Parenting coordination is a child-focused alternative dispute resolution (ADR) process in which a mental health or legal professional with mediation training and experience assists high conflict parents to implement their parenting plan by facilitating the resolution of their disputes in a timely manner, educating parenting about children’s needs. With prior approval of the parties and the court, the PC may make decisions within the scope of the court order or appointment contract.

The overall objective of parenting coordination is to assist parents in high conflict to implement their parenting plan, to monitor compliance with the details of the plan, to resolve conflicts regarding their children and the parenting plan in a timely manner, and to protect and sustain safe, healthy and meaningful parent-child relationships. Parenting coordination is a quasi-legal, mental health, alternative dispute resolution process that combines assessment, education, case management, conflict management and, upon consent, sometimes decision making functions.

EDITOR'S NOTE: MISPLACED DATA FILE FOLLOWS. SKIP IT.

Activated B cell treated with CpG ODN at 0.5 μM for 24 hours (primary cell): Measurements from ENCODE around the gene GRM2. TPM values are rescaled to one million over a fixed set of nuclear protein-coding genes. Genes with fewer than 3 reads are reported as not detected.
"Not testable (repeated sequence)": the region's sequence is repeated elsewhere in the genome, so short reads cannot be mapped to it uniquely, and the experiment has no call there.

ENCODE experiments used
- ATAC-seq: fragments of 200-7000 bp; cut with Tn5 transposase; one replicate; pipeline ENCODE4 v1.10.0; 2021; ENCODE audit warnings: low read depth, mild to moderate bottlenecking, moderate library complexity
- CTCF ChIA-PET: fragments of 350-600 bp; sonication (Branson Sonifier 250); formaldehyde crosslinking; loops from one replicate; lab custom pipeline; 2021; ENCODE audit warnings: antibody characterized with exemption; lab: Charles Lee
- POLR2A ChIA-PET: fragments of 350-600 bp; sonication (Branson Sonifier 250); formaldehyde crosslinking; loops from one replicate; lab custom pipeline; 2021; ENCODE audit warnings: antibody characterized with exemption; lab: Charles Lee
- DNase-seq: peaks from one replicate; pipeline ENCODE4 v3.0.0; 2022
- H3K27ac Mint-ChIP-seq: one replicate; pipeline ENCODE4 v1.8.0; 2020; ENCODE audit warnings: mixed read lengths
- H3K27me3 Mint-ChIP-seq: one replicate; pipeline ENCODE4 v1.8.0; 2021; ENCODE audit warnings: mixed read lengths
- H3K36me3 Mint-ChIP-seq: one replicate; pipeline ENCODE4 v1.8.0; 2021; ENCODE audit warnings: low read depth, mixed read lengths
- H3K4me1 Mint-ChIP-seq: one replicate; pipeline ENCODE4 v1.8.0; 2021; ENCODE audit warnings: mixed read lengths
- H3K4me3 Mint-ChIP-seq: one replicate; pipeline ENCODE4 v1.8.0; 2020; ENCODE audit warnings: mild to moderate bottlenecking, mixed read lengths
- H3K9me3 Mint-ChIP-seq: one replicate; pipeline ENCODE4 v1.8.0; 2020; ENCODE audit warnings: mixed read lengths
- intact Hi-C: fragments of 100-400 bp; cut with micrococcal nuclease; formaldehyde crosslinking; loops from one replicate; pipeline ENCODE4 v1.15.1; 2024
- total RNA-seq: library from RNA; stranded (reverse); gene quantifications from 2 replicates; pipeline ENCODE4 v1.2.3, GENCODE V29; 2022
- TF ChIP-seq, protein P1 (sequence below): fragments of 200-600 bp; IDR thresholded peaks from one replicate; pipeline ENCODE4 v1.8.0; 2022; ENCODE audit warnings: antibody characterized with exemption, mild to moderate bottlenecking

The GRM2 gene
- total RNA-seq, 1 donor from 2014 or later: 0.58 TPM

New York courts seem to favor therapeutic or forensic evaluation backgrounds, rather than mediation skills and experience. Moreover, as Parenting Coordinators in New York are without final decision-making power, they may simply add another layer to the judicial process; in some instances only fueling the bitterness of one or both parents.

New York’s judiciary securely guards its exclusive power to make custody and visitation decisions.  Thus, in its October, 2011 decision in Silbowitz v. Silbowitz, the Appellate Division, Second Department reminded us that:

Although a court may properly appoint a Parenting Coordinator to mediate between parties and oversee the implementation of their court-ordered parenting plan, a court may not delegate to a Parenting Coordinator the authority to resolve issues affecting the best interests of the children.


Continue Reading Are Parenting Coordinators Too Little, Too Late in Custody and Visitation Disputes?